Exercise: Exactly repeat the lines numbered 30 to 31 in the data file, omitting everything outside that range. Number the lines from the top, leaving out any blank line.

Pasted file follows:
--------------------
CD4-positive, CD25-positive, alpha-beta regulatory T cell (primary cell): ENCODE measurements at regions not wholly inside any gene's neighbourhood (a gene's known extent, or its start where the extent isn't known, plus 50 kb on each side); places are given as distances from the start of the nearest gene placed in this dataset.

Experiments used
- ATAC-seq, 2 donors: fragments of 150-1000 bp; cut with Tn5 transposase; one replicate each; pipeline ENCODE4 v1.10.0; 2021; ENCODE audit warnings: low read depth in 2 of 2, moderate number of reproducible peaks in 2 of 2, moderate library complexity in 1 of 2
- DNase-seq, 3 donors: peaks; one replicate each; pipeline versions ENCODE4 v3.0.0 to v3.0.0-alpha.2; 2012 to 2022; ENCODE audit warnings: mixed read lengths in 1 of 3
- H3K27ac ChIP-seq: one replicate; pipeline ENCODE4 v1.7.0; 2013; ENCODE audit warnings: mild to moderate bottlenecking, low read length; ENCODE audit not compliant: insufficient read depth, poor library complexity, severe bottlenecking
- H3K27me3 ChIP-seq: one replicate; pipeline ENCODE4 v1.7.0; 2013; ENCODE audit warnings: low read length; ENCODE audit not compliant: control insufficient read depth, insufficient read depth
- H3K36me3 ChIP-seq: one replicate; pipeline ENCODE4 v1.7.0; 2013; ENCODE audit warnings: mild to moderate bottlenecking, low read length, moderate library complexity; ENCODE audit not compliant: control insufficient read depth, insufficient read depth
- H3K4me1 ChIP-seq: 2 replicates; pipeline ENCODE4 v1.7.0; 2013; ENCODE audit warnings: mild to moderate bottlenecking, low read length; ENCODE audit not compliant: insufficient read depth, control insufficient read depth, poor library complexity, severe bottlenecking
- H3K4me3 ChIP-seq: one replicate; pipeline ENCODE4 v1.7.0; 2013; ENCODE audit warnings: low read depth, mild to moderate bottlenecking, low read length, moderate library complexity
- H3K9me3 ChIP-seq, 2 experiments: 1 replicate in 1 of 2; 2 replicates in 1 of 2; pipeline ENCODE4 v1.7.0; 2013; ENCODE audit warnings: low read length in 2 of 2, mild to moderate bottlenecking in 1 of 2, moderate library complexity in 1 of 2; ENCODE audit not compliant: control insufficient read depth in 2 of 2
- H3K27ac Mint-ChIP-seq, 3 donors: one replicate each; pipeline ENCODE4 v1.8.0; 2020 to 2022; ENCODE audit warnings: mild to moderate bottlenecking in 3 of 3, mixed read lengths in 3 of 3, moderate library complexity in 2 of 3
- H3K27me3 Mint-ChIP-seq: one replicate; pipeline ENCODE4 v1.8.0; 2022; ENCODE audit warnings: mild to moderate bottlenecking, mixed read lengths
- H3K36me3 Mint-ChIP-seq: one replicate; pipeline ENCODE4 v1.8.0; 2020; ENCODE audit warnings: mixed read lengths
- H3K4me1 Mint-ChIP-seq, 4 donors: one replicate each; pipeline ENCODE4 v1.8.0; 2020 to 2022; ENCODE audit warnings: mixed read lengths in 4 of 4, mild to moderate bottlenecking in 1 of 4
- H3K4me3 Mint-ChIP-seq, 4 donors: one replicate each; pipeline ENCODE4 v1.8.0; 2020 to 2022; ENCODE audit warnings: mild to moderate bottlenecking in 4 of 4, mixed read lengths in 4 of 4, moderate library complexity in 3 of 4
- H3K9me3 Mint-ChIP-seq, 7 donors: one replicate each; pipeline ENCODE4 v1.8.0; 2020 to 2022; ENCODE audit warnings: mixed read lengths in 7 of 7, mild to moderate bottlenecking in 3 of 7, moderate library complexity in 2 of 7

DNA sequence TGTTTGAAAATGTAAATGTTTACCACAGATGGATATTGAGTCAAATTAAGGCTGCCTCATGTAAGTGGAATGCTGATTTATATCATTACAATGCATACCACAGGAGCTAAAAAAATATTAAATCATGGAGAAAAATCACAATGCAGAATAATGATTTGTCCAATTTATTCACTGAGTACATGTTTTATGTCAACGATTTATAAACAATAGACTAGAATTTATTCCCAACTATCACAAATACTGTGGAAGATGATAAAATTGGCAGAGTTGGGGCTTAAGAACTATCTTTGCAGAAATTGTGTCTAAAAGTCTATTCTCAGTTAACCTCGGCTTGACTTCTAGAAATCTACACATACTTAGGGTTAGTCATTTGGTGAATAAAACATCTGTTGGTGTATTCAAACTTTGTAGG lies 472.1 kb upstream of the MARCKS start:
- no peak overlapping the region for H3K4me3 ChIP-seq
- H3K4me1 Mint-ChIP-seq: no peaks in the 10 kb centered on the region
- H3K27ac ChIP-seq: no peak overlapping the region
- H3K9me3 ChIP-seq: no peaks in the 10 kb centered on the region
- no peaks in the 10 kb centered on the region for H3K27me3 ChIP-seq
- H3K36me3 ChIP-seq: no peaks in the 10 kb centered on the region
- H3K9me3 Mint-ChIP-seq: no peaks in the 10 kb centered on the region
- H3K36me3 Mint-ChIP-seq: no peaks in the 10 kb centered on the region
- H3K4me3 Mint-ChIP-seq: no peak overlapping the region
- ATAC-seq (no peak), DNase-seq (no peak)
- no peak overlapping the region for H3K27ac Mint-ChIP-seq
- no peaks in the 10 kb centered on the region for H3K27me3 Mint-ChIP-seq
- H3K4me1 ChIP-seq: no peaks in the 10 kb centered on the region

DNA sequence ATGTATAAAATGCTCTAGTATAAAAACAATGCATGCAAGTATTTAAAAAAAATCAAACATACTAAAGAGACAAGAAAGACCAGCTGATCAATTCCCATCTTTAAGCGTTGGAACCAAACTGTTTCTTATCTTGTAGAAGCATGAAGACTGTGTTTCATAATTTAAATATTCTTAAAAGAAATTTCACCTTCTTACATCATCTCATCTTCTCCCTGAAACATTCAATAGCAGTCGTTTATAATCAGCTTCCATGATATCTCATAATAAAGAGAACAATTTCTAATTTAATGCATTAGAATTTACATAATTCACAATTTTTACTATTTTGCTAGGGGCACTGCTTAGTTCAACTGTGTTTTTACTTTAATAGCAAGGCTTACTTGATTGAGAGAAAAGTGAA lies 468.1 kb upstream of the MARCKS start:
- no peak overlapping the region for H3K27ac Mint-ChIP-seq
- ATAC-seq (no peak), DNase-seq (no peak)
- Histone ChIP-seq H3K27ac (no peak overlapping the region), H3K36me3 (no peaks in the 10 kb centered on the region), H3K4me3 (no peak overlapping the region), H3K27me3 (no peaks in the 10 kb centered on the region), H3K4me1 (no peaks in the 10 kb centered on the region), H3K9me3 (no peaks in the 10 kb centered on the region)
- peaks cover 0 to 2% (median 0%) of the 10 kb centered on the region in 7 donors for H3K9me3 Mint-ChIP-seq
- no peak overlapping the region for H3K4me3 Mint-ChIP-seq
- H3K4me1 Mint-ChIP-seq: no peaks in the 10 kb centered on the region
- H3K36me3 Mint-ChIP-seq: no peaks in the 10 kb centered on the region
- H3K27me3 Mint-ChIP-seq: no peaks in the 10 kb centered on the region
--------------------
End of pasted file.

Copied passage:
- H3K4me1 ChIP-seq: no peaks in the 10 kb centered on the region

DNA sequence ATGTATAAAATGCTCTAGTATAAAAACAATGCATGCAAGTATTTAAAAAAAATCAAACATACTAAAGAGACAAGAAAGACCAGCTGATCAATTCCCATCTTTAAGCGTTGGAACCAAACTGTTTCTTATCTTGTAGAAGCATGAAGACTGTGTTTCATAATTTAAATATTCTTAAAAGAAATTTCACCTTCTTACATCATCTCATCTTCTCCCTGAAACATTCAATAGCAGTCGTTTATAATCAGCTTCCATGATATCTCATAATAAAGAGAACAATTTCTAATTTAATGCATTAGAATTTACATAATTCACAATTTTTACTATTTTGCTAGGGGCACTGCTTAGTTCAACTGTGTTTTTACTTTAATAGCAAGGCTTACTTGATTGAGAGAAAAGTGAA lies 468.1 kb upstream of the MARCKS start: